As the weather warms up, John Brown University’s Cathedral Choir prepares to in the new season on with their annual Spring Concert April 1. The choir has been preparing 15 songs in Latin, German and English since the beginning of the semester.
“Mr. Smith lost no time in introducing the music to us. In fact, he had even given us a couple of the pieces last semester,” Amanda Neely, alto, said of the University Choir director. “Between sectionals and class meetings, we have been rehearsing no fewer than five times per week.”
The Cathedral choir is recognized for their excellence in performance. Participating students expressed the amount of work that they put into practicing.
“The hardest thing about being in this choir is the sheer amount of time that it takes to perfect our craft,” Jocie Morgan, second alto, said. “Memorizing music takes time and dedication, and some of our pieces this year are particularly challenging.”
Even though the choir spends a considerable amount of time practicing as a group, each member spends time on their own to improve their abilities.
“On average, I spend an additional two hours,” outside of the five weekly rehearsals, Neely said.
Noah Franz, second tenor, listed some of the songs that will be played, including Motet 159: “Ich lasse dich nicht, du segnest mich den,” “Agnus Dei,” “Entreat me not to leave you,” “A Mighty Fortress Is Our God,” “Peace Like a River” and “Lullay My Liking” are some of the songs they will be performing next month.
The pieces selected for this year are challenging not only because four out of 15 are in foreign languages, Latin and German, but also because of the techniques needed to perform them well.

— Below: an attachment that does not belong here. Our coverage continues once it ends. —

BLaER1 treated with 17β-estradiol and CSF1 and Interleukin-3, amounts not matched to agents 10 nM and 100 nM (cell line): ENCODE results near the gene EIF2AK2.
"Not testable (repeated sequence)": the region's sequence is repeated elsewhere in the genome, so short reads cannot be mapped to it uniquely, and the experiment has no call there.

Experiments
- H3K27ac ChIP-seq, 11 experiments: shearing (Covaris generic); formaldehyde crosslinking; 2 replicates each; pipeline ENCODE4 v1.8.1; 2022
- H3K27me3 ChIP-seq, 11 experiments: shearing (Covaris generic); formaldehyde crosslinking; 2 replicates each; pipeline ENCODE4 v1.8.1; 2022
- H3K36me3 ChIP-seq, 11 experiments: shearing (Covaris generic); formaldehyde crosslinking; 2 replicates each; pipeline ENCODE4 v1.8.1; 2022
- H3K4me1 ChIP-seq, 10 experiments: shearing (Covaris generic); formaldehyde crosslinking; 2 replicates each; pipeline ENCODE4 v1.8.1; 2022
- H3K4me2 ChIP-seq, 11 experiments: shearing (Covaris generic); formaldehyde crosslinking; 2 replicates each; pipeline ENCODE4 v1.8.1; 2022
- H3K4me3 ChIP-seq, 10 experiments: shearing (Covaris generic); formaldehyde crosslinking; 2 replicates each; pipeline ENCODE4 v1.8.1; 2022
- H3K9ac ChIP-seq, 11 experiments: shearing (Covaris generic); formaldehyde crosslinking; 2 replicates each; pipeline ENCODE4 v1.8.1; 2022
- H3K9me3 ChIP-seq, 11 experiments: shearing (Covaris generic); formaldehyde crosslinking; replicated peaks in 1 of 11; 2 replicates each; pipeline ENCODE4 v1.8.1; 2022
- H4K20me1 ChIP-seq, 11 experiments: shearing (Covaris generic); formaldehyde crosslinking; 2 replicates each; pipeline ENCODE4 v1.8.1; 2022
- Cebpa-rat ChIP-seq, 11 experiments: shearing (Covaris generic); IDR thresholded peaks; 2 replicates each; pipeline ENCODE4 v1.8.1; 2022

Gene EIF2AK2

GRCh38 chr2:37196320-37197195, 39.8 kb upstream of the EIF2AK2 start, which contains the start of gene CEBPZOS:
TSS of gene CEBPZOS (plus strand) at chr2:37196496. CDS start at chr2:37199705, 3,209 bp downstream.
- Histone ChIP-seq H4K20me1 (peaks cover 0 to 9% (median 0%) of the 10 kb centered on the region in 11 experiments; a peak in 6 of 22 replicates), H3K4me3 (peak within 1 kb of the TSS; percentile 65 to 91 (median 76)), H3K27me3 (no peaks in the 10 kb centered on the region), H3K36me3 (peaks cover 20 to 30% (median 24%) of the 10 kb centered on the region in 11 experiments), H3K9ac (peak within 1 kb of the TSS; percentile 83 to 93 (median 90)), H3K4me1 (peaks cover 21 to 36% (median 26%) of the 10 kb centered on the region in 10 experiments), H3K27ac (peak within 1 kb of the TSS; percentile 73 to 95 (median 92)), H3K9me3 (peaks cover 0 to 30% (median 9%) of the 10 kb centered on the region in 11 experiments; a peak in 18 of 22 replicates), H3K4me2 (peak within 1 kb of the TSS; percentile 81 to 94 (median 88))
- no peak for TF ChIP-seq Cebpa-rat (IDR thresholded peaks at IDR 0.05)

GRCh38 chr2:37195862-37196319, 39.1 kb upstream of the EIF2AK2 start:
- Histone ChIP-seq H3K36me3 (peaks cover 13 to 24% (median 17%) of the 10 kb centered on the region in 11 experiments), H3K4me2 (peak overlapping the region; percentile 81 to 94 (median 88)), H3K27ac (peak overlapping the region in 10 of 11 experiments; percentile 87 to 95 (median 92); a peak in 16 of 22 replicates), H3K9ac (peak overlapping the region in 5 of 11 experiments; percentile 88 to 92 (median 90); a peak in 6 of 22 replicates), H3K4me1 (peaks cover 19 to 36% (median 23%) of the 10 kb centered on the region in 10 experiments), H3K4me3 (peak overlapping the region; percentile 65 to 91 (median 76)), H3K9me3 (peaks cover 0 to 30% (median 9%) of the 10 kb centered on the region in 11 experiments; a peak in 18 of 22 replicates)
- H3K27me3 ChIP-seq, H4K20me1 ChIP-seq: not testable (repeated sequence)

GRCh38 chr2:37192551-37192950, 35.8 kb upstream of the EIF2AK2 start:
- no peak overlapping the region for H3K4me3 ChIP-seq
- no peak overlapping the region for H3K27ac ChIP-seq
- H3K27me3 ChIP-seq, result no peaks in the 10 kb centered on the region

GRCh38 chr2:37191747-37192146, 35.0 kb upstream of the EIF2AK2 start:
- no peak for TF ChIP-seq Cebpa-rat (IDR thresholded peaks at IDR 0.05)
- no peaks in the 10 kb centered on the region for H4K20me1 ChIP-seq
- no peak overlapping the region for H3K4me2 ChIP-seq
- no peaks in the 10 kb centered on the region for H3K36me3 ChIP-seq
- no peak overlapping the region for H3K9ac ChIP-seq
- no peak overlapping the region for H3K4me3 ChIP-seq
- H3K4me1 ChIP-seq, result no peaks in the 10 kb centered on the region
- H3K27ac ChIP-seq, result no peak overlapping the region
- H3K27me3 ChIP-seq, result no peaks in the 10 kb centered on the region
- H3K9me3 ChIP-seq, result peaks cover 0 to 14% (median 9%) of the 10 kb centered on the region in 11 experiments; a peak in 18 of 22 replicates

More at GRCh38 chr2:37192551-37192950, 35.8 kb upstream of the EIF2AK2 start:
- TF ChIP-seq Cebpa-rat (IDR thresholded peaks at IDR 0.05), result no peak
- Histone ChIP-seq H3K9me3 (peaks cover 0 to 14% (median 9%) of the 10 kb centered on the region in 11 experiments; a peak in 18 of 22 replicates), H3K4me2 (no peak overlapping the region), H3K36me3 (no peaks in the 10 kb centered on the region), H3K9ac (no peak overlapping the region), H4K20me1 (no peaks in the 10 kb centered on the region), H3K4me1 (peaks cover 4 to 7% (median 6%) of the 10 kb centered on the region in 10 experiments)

Morgan said that the hardest piece is “Entreat Me Not to Leave.”
“The song is a hauntingly beautiful piece, but its repetition and waves of crescendos and decrescendos have been hard to keep track of, and make it hard to memorize perfectly,” Morgan said. “However, we continue to get better with each practice and performance, and are enraptured by its message and melody.”
Franz said that the choir’s favorite piece is this difficult piece. He explained that the meaning of the piece as well as the dissonance of the chords makes this piece beautiful.
“It tells the story of Ruth leaving her pagan culture and following Naomi into a foreign Hebrew culture,” Franz said. “Mr. Smith has a personal connection to this piece as well because his eldest son, who has lived in China for several years, is returning to the United States with a Chinese wife, who has recently turned to Christ.”
The Spring Concert that will take place on April 1 in the Berry Performing Arts Center at 7:30 p.m. The event is free and open to the public.